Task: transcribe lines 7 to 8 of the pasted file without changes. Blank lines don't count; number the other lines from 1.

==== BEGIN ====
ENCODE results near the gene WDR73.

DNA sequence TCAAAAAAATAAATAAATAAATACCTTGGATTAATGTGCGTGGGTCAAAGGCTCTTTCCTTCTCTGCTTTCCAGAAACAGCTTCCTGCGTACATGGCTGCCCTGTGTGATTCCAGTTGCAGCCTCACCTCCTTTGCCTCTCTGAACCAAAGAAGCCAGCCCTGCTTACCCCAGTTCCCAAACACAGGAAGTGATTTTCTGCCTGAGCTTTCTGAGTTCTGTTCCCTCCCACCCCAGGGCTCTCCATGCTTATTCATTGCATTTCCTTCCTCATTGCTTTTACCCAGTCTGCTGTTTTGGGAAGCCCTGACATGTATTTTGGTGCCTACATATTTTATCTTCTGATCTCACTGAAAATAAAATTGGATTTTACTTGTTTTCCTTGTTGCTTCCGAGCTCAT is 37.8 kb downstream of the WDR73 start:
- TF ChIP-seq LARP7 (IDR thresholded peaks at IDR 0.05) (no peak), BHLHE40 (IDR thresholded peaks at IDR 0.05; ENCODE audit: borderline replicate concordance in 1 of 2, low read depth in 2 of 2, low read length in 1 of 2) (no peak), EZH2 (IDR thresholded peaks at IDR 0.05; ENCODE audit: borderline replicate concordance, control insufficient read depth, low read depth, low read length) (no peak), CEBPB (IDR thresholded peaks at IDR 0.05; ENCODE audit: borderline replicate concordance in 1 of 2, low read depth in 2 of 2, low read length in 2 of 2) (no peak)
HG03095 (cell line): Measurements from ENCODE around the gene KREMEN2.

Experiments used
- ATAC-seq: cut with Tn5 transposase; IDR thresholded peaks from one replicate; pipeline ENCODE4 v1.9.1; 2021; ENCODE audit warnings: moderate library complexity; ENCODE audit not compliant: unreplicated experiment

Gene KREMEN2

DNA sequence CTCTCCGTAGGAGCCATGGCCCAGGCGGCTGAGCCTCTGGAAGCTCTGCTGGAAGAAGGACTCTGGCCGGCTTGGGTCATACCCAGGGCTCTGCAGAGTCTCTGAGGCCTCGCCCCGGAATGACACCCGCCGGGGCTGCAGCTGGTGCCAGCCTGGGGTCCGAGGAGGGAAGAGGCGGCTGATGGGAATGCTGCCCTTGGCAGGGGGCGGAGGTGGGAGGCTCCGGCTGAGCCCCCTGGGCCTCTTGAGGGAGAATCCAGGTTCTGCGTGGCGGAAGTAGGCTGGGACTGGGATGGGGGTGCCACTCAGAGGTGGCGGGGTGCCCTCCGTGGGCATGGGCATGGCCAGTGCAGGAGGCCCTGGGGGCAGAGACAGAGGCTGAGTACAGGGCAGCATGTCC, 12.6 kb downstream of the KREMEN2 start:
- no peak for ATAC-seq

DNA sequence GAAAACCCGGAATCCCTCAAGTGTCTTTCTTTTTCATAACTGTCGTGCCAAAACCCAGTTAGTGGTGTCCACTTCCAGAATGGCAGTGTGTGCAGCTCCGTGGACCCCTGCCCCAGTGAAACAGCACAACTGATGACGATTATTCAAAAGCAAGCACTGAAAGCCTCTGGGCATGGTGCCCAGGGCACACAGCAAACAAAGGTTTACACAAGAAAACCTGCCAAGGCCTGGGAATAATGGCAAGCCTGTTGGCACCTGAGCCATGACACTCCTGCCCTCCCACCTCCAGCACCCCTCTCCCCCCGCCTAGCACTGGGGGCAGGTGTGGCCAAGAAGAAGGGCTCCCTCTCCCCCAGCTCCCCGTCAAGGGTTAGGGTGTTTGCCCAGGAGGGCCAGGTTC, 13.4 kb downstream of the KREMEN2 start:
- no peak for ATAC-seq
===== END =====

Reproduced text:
Gene KREMEN2

DNA sequence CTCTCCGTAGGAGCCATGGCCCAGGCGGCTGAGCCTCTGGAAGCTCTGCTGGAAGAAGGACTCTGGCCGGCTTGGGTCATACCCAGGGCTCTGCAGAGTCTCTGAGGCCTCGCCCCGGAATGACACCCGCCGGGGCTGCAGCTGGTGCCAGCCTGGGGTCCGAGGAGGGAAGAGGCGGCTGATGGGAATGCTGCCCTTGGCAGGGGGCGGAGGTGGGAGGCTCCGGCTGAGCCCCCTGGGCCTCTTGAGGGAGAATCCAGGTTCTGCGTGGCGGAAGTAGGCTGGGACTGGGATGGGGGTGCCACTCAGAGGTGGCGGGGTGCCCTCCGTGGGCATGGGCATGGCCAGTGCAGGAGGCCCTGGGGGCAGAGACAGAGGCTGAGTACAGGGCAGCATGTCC, 12.6 kb downstream of the KREMEN2 start: